It’s true that many of our exports are at a disadvantage. In countries that we trade with, the average manufacturing wage is 65 percent of the American average. In Mexico, manufacturing workers earn 11 percent of what their U.S. counterparts make. In China, they earn 3 percent.

So, the question is: Just how “level” does Mitt Romney want the “playing field” to be?

When it comes to outsourcing, Romney has a solution, but he won’t say it…because you won’t like it: The easiest way to create a “level playing field” is to lower American wages.

The dirty secret about Republican economics is that it’s all about cheap labor.

While most of the industrialized world (and much of the developing world) has experienced rising real wages in the past thirty years, American wages have stagnated.

Union membership has plummeted. The minimum wage has failed to keep up with inflation. Taxes and regulations that previously restricted the rich from siphoning the wealth of the middle class have been eviscerated.

In short, Mitt Romney’s game plan has already been put to the test.

We were told that it was a new era. We were told that we needed to sacrifice our job security, our wage increases, our retirement benefits — all in the name of globalization. We were told that America couldn’t compete with those costs around its neck. We were told that the manufacturing sector was deadweight. We were told that the working class was pulling us down. We were promised a better world filled with high-tech jobs and rapid innovation, low taxes and rising asset prices, cheap imports and even cheaper investments.

We did everything we were told. We gave up our protections and our power. And, in return, we got lower economic growth, higher inequality, productivity growth that went almost entirely to the top 1 percent, and — irony of all ironies — even bigger trade deficits.

All that cheap labor didn’t make us “competitive” after all.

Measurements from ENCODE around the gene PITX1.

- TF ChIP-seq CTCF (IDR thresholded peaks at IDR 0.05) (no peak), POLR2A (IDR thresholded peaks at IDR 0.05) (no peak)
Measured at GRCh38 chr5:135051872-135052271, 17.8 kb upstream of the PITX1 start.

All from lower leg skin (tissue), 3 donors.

All it did was line corporate coffers with more profits than ever before.

But not everyone made that mistake. According to the conservative Heritage Foundation, U.S. tax revenue is currently 27 percent of GDP. In Denmark, it’s a whopping 49 percent. They have the world’s highest minimum wage and arguably the lowest level of income inequality. Yet their unemployment rate (7.7 percent) is currently lower than ours (8.1 percent), and their economy grew at the same rate as ours from 1979 to 2007.

For another comparison, look at Sweden, where tax revenue is 48 percent of GDP. They consistently battle Denmark for the world’s lowest level of income inequality, yet they’re also ranked as the second most competitive country in the world (after Switzerland). Their unemployment rate (7.8 percent) is also lower than ours, and their economy grew faster than ours from 1979 to 2007.

Needless to say, unions are more prevalent and powerful in both of these countries than in the U.S. But arguably the most heavily unionized country is Germany, where employee representatives sit on corporate boards and have a say in industry-wide decisions. Germany’s unemployment rate (5.6 percent) is way lower than ours, and they boast a large trade surplus.

Clearly, we can raise wages and compete in the global economy at the same time. We don’t need a “level playing field” to beat outsourcing. We just need a proactive government.

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This op-ed was published in today’s South Florida Sun-Sentinel.

Quote of the Day: Mike Whitney

Imagine what your reaction would be if the Mexican government agreed to pay Barack Obama $1.4 billion to deploy US troops and armored vehicles to New York, Los Angeles and Chicago to conduct military operations, set up check points, and engage in fire-fights that end up killing 35,000 US civilians on the streets of American cities.

This is exactly how the US is treating Mexico, and it’s been going on since 2006.

— Mike Whitney (CounterPunch)

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“Fool Me Twice!” Pleads Secretary Clinton

Mexico is “looking more and more like Colombia looked 20 years ago,” according to Secretary of State Hillary Clinton.

Oh good, I thought, we’re finally learning from our mistakes.

At this time last year, I was reporting the results of our War on Drugs in Colombia, where we targeted the rebel forces known as “FARC”:

What most Americans do not know is that our tax dollars are largely responsible for the rise of the FARC in the first place.   Continue reading ““Fool Me Twice!” Pleads Secretary Clinton”